The Reform Party was a short-lived political party in Norway. The party was founded in August 1974 by "moderate" defectors from Anders Lange's Party. Led by Carl I. Hagen, the party merged back into ALP in May 1975, after Hagen—as Anders Lange's deputy—had become a Member of Parliament following Lange's sudden death in October 1974; the Reform Party was founded in Voksenåsen in Oslo on 31 August 1974 by Kristofer Almås, Deputy Member of Parliament Carl I. Hagen and others who broke away from Anders Lange's Party, they claimed that Lange was an "extremist", criticised what they considered as his unwillingness of taking political responsibility, consistent refusal of political moderation and of establishing a political program. When Anders Lange died in October 1974, Hagen became a regular Member of Parliament as Lange's former deputy, thus gave the Reform Party parliamentary representation. In opinion polls in January and February 1975 the Reform Party saw its support at 0.4%. On 13 May 1975 the party was split after Almås had been thrown as party chairman by the party board, in turn reorganised the party under an "interim board" with himself as party chairman.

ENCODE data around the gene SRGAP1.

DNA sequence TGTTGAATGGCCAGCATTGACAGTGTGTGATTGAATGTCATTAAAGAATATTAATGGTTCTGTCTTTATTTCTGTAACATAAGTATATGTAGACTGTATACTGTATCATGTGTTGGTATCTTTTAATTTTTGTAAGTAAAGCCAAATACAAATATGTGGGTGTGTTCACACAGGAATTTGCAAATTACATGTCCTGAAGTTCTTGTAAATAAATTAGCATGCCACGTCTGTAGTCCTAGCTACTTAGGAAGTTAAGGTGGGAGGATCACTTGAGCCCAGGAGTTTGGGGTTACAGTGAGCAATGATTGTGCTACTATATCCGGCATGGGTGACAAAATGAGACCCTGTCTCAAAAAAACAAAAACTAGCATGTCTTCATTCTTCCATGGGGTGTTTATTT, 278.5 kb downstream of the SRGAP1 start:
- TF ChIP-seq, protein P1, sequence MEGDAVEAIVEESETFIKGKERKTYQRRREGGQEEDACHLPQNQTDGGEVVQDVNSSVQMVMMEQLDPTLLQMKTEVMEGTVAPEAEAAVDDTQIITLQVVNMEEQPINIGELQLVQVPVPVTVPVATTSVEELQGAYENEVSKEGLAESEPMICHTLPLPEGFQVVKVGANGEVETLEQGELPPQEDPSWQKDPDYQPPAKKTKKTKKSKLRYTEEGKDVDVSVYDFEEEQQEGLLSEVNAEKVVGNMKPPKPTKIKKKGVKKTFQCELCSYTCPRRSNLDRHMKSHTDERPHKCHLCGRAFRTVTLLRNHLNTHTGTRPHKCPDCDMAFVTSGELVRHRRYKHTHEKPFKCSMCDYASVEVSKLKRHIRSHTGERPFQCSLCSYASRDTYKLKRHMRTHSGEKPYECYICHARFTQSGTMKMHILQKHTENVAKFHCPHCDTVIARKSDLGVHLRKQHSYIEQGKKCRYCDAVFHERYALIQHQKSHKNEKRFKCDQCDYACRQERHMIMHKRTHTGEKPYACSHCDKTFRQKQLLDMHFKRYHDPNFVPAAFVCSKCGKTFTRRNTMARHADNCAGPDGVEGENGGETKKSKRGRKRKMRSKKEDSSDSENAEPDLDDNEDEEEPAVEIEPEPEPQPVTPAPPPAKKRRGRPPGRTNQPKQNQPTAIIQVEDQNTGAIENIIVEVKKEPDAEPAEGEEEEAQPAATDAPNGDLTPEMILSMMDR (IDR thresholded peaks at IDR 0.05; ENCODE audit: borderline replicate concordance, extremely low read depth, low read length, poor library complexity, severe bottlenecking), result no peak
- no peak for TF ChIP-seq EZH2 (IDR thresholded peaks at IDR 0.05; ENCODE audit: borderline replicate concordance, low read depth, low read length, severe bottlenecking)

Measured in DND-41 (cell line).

Hagen responded by stating that he held control of the party finances and its membership rolls counting 700 members. On 26 May 1975, Hagen reconciled with his former party, merged the Reform Party back into ALP at a meeting with the party's parliamentary leader Erik Gjems-Onstad. In January 1976, Almås claimed that Hagen single-handedly had made a deal to merge into ALP, that the "new board" had come together and issued a demand for Hagen to return the party's membership roll. Hagen in turn maintained the legitimacy of the party's merger with ALP. On 26 October 1976, Almås withdrew from his position as party chairman, as well as politics in its entirety, as he claimed to have been subject to massive harassment as a result of "incorrect" coverage of the events surrounding the party by the mass media. On 19 January 1977, the party secretary, Peter N. Myhre, announced that he withdrew from his position, after a meeting intended to solve the crisis in the party only resulted in quarrels and name-calling